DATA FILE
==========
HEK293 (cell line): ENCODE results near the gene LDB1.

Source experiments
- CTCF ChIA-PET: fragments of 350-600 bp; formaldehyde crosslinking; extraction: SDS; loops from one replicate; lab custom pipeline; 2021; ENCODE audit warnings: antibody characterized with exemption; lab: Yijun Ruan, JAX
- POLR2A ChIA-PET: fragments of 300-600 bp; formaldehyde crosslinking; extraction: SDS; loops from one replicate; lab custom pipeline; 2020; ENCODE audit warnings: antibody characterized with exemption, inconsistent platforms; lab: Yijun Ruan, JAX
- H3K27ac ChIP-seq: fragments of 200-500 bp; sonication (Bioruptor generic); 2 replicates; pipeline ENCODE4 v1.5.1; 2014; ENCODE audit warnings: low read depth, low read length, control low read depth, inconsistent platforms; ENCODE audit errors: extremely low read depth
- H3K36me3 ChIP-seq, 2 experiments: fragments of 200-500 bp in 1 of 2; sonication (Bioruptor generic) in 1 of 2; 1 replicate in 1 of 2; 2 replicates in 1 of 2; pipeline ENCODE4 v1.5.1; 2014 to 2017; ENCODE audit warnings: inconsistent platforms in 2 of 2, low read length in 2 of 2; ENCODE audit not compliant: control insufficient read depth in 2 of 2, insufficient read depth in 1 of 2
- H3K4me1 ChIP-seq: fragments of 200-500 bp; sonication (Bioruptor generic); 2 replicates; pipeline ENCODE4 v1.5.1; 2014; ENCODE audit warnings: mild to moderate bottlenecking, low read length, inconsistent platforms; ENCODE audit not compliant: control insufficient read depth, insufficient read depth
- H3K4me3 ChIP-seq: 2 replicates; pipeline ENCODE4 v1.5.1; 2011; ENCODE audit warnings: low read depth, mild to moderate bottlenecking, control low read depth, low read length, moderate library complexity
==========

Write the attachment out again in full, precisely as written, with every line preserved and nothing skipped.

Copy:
HEK293 (cell line): ENCODE results near the gene LDB1.

Source experiments
- CTCF ChIA-PET: fragments of 350-600 bp; formaldehyde crosslinking; extraction: SDS; loops from one replicate; lab custom pipeline; 2021; ENCODE audit warnings: antibody characterized with exemption; lab: Yijun Ruan, JAX
- POLR2A ChIA-PET: fragments of 300-600 bp; formaldehyde crosslinking; extraction: SDS; loops from one replicate; lab custom pipeline; 2020; ENCODE audit warnings: antibody characterized with exemption, inconsistent platforms; lab: Yijun Ruan, JAX
- H3K27ac ChIP-seq: fragments of 200-500 bp; sonication (Bioruptor generic); 2 replicates; pipeline ENCODE4 v1.5.1; 2014; ENCODE audit warnings: low read depth, low read length, control low read depth, inconsistent platforms; ENCODE audit errors: extremely low read depth
- H3K36me3 ChIP-seq, 2 experiments: fragments of 200-500 bp in 1 of 2; sonication (Bioruptor generic) in 1 of 2; 1 replicate in 1 of 2; 2 replicates in 1 of 2; pipeline ENCODE4 v1.5.1; 2014 to 2017; ENCODE audit warnings: inconsistent platforms in 2 of 2, low read length in 2 of 2; ENCODE audit not compliant: control insufficient read depth in 2 of 2, insufficient read depth in 1 of 2
- H3K4me1 ChIP-seq: fragments of 200-500 bp; sonication (Bioruptor generic); 2 replicates; pipeline ENCODE4 v1.5.1; 2014; ENCODE audit warnings: mild to moderate bottlenecking, low read length, inconsistent platforms; ENCODE audit not compliant: control insufficient read depth, insufficient read depth
- H3K4me3 ChIP-seq: 2 replicates; pipeline ENCODE4 v1.5.1; 2011; ENCODE audit warnings: low read depth, mild to moderate bottlenecking, control low read depth, low read length, moderate library complexity